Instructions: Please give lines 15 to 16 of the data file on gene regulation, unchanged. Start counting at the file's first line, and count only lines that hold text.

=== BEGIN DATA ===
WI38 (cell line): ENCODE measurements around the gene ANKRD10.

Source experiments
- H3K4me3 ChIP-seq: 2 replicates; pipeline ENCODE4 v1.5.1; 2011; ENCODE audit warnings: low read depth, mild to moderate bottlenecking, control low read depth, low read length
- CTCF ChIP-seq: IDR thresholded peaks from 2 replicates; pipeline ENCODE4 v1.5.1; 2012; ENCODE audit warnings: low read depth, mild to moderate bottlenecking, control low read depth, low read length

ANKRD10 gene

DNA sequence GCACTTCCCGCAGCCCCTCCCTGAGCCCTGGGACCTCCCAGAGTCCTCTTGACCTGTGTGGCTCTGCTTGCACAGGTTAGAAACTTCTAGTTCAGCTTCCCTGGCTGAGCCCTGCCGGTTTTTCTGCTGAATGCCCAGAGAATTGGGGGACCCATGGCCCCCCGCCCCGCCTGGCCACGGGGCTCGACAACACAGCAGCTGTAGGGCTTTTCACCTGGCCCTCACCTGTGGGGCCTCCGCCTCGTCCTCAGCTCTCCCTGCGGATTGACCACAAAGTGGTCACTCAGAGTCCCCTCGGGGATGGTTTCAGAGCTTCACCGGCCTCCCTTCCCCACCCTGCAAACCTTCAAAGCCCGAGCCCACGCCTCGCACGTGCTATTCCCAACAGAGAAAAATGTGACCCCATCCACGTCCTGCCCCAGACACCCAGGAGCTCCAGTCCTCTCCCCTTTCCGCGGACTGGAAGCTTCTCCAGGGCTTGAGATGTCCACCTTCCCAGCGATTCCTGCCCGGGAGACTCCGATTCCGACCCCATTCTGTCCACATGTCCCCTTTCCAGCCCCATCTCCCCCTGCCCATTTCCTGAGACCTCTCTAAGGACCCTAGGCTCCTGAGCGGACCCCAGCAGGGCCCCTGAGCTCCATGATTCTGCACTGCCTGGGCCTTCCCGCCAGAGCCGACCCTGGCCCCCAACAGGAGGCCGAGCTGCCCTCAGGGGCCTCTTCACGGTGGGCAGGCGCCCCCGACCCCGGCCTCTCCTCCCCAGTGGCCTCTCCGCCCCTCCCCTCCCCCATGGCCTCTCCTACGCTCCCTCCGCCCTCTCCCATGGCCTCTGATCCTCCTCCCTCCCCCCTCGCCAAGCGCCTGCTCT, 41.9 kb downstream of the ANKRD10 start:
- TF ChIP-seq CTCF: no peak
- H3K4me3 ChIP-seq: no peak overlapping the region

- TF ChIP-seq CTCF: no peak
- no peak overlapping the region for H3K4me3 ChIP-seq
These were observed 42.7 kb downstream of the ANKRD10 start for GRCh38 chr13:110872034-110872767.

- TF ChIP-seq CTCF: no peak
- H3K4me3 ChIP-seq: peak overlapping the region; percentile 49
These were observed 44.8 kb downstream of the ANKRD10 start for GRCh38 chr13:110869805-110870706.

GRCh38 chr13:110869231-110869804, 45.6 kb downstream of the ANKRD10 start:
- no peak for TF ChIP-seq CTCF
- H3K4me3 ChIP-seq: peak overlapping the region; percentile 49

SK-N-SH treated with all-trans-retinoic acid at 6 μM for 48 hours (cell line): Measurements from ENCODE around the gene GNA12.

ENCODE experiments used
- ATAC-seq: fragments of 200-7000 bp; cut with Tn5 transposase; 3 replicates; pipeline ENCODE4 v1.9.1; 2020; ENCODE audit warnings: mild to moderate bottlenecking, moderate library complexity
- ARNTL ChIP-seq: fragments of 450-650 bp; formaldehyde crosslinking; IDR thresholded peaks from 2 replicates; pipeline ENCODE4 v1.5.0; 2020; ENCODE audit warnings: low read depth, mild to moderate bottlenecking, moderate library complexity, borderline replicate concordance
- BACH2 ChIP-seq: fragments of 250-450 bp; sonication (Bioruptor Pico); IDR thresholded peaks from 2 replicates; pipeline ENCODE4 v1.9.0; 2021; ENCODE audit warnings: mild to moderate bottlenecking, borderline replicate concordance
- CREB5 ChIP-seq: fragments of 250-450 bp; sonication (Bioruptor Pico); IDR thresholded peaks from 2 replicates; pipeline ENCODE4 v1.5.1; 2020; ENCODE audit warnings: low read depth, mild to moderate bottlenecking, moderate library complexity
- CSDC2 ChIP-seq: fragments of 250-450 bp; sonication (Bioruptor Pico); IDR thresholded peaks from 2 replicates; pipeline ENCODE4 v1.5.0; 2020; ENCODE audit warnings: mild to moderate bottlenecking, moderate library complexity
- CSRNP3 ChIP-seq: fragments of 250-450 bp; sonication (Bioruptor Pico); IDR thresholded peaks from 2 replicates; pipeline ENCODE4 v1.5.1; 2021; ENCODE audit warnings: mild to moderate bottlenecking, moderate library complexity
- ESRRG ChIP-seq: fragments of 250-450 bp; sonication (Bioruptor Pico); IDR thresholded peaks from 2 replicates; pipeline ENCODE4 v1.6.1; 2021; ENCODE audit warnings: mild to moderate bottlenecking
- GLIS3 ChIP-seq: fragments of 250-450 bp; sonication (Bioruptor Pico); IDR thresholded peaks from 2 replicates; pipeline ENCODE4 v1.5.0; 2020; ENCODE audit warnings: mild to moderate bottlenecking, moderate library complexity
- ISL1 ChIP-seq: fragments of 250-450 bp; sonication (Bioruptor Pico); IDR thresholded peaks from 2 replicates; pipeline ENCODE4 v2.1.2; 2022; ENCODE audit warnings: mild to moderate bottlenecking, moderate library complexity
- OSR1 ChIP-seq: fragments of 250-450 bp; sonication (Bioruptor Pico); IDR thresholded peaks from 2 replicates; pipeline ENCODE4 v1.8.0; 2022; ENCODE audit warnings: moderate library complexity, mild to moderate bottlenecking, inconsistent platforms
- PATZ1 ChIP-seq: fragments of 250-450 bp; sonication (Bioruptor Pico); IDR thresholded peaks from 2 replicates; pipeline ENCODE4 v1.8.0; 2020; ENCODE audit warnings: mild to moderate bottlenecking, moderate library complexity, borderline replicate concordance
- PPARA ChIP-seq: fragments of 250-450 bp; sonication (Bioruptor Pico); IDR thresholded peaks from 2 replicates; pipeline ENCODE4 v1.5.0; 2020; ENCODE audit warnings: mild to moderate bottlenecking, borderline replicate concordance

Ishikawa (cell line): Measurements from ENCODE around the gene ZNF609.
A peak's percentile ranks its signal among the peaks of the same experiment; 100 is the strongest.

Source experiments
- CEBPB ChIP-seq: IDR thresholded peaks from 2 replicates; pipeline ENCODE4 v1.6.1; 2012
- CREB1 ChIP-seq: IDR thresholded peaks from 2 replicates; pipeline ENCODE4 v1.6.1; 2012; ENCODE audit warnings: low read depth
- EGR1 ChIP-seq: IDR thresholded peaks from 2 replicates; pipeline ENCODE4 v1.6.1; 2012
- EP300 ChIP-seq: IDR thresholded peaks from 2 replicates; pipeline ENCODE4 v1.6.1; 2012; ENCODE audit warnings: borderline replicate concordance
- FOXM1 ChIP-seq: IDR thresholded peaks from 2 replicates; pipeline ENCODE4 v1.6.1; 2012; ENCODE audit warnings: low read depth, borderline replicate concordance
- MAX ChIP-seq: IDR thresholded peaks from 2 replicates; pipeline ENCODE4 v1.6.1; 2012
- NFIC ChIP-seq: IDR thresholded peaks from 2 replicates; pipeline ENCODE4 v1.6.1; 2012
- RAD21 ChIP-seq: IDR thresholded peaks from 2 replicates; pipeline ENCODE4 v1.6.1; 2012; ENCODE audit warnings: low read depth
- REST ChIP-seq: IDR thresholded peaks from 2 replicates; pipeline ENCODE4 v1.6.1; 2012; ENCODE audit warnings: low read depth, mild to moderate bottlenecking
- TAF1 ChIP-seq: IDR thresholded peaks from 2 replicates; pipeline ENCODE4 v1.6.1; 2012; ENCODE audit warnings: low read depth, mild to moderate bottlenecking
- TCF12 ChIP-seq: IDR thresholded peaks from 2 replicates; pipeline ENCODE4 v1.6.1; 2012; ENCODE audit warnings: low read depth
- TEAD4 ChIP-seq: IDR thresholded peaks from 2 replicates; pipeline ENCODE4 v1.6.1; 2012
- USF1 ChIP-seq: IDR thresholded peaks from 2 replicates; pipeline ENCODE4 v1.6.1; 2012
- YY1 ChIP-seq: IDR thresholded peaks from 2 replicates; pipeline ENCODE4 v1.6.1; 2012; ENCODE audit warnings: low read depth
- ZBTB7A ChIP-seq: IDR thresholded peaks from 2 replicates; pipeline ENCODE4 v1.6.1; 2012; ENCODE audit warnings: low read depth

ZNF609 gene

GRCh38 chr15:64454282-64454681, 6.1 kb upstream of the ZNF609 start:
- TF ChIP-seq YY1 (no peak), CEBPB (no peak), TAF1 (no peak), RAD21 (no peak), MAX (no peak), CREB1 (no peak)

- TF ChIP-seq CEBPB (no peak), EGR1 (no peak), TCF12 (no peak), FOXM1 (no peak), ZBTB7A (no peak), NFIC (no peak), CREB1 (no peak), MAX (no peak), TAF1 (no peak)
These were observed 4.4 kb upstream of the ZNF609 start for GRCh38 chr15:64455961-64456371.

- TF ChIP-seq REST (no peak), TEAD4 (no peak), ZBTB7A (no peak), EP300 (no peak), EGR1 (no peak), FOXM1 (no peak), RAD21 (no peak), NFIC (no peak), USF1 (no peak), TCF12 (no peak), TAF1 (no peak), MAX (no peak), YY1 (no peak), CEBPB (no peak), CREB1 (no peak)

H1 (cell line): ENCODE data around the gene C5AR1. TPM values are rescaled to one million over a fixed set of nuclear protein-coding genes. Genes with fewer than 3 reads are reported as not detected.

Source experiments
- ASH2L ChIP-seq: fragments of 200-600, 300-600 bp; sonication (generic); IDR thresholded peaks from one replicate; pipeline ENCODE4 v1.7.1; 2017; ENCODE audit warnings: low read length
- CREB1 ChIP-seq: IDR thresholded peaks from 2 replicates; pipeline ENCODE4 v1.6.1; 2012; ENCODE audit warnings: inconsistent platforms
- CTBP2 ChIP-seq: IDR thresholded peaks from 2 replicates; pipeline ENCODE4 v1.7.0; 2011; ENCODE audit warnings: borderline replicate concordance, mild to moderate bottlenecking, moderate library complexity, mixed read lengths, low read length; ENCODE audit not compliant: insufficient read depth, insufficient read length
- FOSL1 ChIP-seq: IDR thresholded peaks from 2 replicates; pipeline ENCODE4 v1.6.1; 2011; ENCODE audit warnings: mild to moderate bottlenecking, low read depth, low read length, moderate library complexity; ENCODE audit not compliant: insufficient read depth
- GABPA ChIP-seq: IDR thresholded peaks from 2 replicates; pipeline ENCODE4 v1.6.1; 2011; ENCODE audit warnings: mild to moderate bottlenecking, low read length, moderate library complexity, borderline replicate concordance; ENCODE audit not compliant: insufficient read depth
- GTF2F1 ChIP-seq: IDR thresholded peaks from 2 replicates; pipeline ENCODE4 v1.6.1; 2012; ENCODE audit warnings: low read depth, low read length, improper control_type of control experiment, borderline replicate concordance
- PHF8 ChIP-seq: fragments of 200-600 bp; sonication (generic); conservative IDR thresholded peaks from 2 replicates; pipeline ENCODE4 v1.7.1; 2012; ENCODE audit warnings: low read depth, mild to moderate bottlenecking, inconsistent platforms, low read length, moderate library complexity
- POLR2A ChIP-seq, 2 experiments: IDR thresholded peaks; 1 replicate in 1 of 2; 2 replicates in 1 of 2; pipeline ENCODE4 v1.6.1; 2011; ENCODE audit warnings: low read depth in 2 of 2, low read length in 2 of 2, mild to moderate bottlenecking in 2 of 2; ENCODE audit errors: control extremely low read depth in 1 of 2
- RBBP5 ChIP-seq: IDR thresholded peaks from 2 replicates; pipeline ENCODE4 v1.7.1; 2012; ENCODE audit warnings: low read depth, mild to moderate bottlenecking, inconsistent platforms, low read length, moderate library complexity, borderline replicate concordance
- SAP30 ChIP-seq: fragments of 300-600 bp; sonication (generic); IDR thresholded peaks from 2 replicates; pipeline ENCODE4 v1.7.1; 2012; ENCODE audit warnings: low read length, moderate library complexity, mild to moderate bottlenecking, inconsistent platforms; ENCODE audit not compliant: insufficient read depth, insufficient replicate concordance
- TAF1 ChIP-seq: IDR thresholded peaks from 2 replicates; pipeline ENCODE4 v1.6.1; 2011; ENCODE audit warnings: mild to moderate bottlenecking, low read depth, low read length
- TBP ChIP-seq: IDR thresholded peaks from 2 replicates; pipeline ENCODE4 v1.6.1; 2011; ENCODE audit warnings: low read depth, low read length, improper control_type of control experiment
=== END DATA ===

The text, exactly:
GRCh38 chr13:110869231-110869804, 45.6 kb downstream of the ANKRD10 start:
- no peak for TF ChIP-seq CTCF